Navigating a New Option for Patients

Mark Spiro

Mark Spiro , MD, FACEP

Former president

Published June 27, 2012

The patient navigator shows how a small scale change and modest expenditure could quickly yield improvements in ED resource utilization while at the same time providing much needed support to patients. This could be a “win win” for patients, hospitals and ED staff.

Patient navigator programs, an example of which is currently in use at Sutter Health emergency departments in Sacramento, attempt to broaden the help given to ED patients. The program at Sutter General and Sutter Memorial Hospitals is still very new, with the pilot phase just completed in the fall of 2011. It places patient navigators, usually trained social workers, in the ED. Their job is to assist patients who do not have access to follow-up care.

It’s a simple process: when ED staff members identify patients who do not have sources of post-acute care, they call in the navigators. These navigators then work to find available and appropriate social services for patients who do not have insurance, aren’t enrolled with a primary care doctor, have mental health problems, or are homeless. In 2011, the navigators at Sutter made 881 referrals to provide insurance, housing and medical services.

Considering that all patients have the right to come to the ED for help, it makes a lot of sense to provide them the help they need, even when they need something that ends up being an issue not related to emergency medicine. Doing this not only helps the patients, but also saves money for the ED. As discussed in the aforementioned Sacramento Bee article, Sutter spends about $150,000 per year to outsource the cost of the program to a local healthcare nonprofit. This very small investment could bring far reaching benefits across the entire ED.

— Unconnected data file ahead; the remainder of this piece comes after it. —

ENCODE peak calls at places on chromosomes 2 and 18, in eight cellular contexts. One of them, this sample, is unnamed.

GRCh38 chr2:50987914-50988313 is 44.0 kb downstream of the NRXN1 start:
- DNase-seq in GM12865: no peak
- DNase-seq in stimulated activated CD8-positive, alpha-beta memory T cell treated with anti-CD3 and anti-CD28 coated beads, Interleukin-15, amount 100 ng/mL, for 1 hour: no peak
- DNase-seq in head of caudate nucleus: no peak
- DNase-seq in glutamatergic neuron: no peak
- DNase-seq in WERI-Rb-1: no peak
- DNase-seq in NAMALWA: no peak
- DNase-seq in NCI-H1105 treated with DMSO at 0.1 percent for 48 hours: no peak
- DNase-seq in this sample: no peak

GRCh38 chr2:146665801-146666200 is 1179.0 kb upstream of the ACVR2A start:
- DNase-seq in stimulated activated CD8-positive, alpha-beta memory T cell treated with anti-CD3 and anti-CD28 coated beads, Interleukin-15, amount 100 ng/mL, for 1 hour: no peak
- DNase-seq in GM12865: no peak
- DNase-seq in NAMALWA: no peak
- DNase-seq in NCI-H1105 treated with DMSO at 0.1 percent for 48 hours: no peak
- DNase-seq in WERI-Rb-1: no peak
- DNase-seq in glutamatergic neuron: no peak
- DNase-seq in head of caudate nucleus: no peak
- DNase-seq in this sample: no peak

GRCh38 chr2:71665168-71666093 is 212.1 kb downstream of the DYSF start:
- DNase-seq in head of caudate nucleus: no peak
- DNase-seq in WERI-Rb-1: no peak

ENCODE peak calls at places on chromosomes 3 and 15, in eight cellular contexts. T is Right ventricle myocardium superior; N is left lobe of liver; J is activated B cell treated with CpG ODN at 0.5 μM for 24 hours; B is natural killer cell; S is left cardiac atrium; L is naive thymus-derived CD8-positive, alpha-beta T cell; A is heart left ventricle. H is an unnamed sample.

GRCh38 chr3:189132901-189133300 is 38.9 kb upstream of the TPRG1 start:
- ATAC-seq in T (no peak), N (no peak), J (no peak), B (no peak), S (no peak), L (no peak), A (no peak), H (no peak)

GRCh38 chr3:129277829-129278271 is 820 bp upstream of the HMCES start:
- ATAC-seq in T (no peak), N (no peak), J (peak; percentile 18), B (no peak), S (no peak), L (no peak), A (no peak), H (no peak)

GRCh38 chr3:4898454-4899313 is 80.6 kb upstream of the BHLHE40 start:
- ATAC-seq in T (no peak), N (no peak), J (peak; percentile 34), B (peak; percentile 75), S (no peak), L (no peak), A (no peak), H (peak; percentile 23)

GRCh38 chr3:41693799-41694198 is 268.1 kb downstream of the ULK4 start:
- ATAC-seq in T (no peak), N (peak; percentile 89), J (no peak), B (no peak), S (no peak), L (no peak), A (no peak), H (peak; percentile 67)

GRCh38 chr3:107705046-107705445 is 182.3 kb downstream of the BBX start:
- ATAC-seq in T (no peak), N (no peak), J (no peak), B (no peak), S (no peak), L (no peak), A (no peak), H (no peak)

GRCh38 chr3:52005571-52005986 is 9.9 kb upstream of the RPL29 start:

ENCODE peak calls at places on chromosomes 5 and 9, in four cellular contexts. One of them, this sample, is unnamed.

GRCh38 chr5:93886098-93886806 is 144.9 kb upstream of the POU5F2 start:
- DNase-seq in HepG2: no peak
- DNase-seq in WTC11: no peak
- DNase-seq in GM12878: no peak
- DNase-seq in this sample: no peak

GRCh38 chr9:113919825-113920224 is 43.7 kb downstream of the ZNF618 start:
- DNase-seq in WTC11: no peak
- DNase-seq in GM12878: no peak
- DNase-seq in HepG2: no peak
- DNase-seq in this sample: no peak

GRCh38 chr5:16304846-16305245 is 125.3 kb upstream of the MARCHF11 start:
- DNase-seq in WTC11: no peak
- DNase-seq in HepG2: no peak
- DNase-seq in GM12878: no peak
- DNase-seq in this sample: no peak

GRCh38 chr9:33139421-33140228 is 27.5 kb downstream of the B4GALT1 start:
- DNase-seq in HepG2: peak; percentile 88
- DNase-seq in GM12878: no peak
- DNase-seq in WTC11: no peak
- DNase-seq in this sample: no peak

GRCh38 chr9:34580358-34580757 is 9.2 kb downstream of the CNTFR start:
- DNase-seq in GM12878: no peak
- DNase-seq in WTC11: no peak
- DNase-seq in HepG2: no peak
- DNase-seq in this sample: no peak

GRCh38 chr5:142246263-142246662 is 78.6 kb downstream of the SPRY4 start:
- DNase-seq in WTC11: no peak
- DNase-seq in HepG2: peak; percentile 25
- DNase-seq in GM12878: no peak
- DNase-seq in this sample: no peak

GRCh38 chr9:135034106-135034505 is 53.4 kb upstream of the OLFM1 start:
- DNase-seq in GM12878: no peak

The navigator program frees up the time of physicians in the ED and opens up beds. Even if a small percentage of the 881 referrals get the help they need and stop using the ED for non-emergency purposes, it would be a large benefit for these patients and could ripple across the entire ED.

Navigators in the ED help patients meet their medical, social and economic needs so that they may not return for something that is not and does not have the potential to be urgent. This, in turn, also helps the ED by inexpensively addressing at its core the problem that certain patients rely on the ED for much more than emergency medicine.

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